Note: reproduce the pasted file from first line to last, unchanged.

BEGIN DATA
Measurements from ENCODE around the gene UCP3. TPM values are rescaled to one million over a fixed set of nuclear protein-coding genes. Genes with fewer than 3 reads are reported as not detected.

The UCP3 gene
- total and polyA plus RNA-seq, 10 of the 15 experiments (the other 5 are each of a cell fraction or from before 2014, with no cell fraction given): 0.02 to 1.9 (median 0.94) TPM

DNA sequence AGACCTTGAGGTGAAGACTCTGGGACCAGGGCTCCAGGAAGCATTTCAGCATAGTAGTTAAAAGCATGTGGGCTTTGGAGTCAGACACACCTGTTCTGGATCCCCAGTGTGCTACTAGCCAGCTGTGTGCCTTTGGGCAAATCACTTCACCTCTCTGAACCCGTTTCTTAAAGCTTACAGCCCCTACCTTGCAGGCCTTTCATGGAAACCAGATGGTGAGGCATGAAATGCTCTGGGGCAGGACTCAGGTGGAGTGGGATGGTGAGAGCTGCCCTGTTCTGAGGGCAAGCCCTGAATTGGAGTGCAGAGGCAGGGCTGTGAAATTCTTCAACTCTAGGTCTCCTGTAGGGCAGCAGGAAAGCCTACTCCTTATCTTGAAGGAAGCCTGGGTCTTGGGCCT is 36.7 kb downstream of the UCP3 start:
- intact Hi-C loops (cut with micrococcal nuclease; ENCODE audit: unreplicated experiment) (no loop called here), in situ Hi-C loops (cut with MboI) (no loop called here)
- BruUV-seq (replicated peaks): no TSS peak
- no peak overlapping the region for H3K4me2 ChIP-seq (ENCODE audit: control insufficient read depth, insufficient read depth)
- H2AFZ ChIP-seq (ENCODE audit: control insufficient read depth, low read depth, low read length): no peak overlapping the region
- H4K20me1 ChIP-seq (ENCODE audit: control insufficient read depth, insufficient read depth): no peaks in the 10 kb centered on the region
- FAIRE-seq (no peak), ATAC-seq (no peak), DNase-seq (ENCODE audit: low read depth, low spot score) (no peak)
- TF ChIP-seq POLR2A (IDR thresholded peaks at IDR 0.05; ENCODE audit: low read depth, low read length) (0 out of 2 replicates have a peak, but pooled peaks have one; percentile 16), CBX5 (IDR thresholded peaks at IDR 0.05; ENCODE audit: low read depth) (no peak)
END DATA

Measurements from ENCODE around the gene UCP3. TPM values are rescaled to one million over a fixed set of nuclear protein-coding genes. Genes with fewer than 3 reads are reported as not detected.

The UCP3 gene
- total and polyA plus RNA-seq, 10 of the 15 experiments (the other 5 are each of a cell fraction or from before 2014, with no cell fraction given): 0.02 to 1.9 (median 0.94) TPM

DNA sequence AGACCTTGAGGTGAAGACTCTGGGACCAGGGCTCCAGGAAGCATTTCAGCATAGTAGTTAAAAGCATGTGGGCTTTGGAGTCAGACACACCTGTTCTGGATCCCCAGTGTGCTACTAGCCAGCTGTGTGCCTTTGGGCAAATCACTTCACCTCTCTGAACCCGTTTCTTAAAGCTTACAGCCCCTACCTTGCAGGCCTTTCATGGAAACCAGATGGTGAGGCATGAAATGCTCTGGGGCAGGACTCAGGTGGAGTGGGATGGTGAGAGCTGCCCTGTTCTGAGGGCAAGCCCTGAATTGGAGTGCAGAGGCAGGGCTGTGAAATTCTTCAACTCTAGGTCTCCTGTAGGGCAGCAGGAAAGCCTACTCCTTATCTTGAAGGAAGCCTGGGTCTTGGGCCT is 36.7 kb downstream of the UCP3 start:
- intact Hi-C loops (cut with micrococcal nuclease; ENCODE audit: unreplicated experiment) (no loop called here), in situ Hi-C loops (cut with MboI) (no loop called here)
- BruUV-seq (replicated peaks): no TSS peak
- no peak overlapping the region for H3K4me2 ChIP-seq (ENCODE audit: control insufficient read depth, insufficient read depth)
- H2AFZ ChIP-seq (ENCODE audit: control insufficient read depth, low read depth, low read length): no peak overlapping the region
- H4K20me1 ChIP-seq (ENCODE audit: control insufficient read depth, insufficient read depth): no peaks in the 10 kb centered on the region
- FAIRE-seq (no peak), ATAC-seq (no peak), DNase-seq (ENCODE audit: low read depth, low spot score) (no peak)
- TF ChIP-seq POLR2A (IDR thresholded peaks at IDR 0.05; ENCODE audit: low read depth, low read length) (0 out of 2 replicates have a peak, but pooled peaks have one; percentile 16), CBX5 (IDR thresholded peaks at IDR 0.05; ENCODE audit: low read depth) (no peak)